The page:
This report has examined the problem that soldiers at Fort Carson experience through collecting information form credible sources that have studies the issue. Some of the sources are reported are primary interviews and observational reserches conducted on this soldier and therefore the information is valid. Mild traumatic brain injury continues to be reported in higher numbers among the soldiers coming from war zones in Iraq and Afghanistan as compared to the time before the war.

Moreover, almost all the studies and reports show that some soldiers only experience the devastating effects of the condition as they try to adjust to normal lives. Mild TBI affects the cognitive, emotional, behavioral and physical aspects of the soldiers and relating with their family members like before becomes difficult. Soldiers who fighting in Iraq and Afghanistan report the higher number of mild TBI and this has been associated with the blasts from detonation of improvised explosive devices which the insurgent enemies prefer to use.

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The blasts cause shockwaves which penetrate the soldiers’ body to cause brain damage and subsequent cognitive impairment. Despite substantial studies associating the blasts with TBI which is now a common occurrence among the war veterans, Fort Carson has not provided improved interventions to tackle the increasing problem. The existing method for screening and treatment of TBI is derived from injuries associated with motor accidents and sports. Nevertheless, studies show that TBI from blasts and those from motor accidents have different pathophysiology.

Calls to the General Surgeon Task Force TBI to advance screening and treatment interventions for the condition are handled controversially, and there is even doubt as to whether it is the blasts that cause the brain damage. The current screening method at Fort Carson involves filling questionnaires at 3-5 days from war and after about180-190 days from the same period. This method is certainly not working because mild TBI continues to occur years later after the screening and treatment periods.

Soldiers at the WTU meant to recover and undergo rehabilitation confirm that the situation in the units is of disparity. Soldiers complaining of symptoms associated with mild TBI are given a cocktail of drugs to relieve their symptoms and are put under the care of non-commissioned staffs who doesn’t understand their plea. There is need to pursue better screening and treatment interventions for the soldiers so as to help the veterans lead a normal healthy life and interact well with the society. This report recommends the following solutions:-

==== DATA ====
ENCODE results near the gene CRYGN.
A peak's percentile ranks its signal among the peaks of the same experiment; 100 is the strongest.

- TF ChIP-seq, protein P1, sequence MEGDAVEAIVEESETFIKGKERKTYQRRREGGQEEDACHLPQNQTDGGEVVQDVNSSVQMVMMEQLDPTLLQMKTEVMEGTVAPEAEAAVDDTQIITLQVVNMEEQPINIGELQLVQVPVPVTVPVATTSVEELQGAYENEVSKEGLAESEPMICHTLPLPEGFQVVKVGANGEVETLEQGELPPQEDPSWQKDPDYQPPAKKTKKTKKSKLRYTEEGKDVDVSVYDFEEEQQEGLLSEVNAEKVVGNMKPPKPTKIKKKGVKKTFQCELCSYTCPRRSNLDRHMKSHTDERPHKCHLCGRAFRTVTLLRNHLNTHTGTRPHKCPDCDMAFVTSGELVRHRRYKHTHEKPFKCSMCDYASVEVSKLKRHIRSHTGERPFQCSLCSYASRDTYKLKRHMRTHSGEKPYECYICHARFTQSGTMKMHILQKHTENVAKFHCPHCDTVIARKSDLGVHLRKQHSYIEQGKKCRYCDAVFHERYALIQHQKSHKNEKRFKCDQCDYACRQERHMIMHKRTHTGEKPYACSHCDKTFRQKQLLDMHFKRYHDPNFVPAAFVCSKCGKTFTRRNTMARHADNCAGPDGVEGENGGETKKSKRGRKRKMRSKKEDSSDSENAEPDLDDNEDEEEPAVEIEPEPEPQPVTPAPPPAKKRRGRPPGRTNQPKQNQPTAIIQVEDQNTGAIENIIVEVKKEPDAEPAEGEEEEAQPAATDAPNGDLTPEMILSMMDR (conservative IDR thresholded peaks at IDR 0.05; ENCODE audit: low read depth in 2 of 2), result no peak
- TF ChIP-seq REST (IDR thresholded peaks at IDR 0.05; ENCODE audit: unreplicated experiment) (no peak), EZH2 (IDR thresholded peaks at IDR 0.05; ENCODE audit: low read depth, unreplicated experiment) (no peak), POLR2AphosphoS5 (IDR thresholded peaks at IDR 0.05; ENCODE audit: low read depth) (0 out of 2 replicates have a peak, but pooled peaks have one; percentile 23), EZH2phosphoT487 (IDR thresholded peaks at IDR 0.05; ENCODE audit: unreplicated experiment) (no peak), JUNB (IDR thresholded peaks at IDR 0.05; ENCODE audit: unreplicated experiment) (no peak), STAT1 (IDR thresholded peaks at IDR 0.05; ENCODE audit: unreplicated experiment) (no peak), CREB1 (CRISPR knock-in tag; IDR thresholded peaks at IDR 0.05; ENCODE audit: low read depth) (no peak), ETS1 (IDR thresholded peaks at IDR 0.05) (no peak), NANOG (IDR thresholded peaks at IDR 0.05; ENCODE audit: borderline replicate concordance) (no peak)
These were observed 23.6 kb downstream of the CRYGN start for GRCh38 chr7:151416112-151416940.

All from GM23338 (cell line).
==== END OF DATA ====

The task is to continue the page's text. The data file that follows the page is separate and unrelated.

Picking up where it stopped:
First, as family members of the affected soldiers, and as soldiers whose lives is at risk of being ripped apart by TBI, there is need to write and sign a letter that expresses these views jointly to the Office of the General Surgeon’s Task Force of TBI. The letter should state the need to have the soldiers in the rehabilitation centers attended to specialists in brain damage injuries. There need to be a comprehensive treatment regime that will ensure both the emotional, behavioral, physical and cognitive requirements of these soldiers are met.

The soldiers should be provided with extensive care in which there should be continuous interaction with understanding care providers so as to help in the recovery process. Alternatively, the letter should urge that soldiers suspected to have TBI should be transferred to regional specialized facilities rather than be confined in the WTU. Works Cited Army Wounded Warrior Program (AW2). “Warrior Transition Units. ” U. S Army Medical Department, 2009, August 13. Web. Accessed 26th July 2010. Center for Neuro Skills.

“Treatment for headaches and dizziness caused by traumatic brain injury appears promising. ” TBI Resource Guide. 2010. Dao, James and Frosch, Dan. “Feeling warehoused in Army trauma care units. ” The New York Times, 2010, April 24. Web. Accessed 26th July, 2010. Halbauer, Joshua, Ashford, Wesson, Zeitzer, Jamie, Adamson, Maheen, Lew, Henry and Yesavage, Jerome. “Neuropsychiatric diagnosis and management of chronic sequelae of war-related mild to moderate traumatic brain injury,” Journal of Rehabilitation Research & Development, 2009, vol.

46(6): 757-796. Lew, Henry, Jerger, James, Guillory, Sylivia, and Henry, James. “Auditory dysfunction in traumatic brain injury,” Journal of Rehabilitation Research & Development, 2007, vol. 44(7): 921-928. Pach, Michael. “Traumatic brain injury task force visits Fort Carson,” ARMY. MIL/NEWS, 2007, March 05. Web. Accessed 26th July, 2010. Ruff, Robert, Ruff, Suzanne, & Wang, Xiao-Feng. “Improving sleep: Initial headache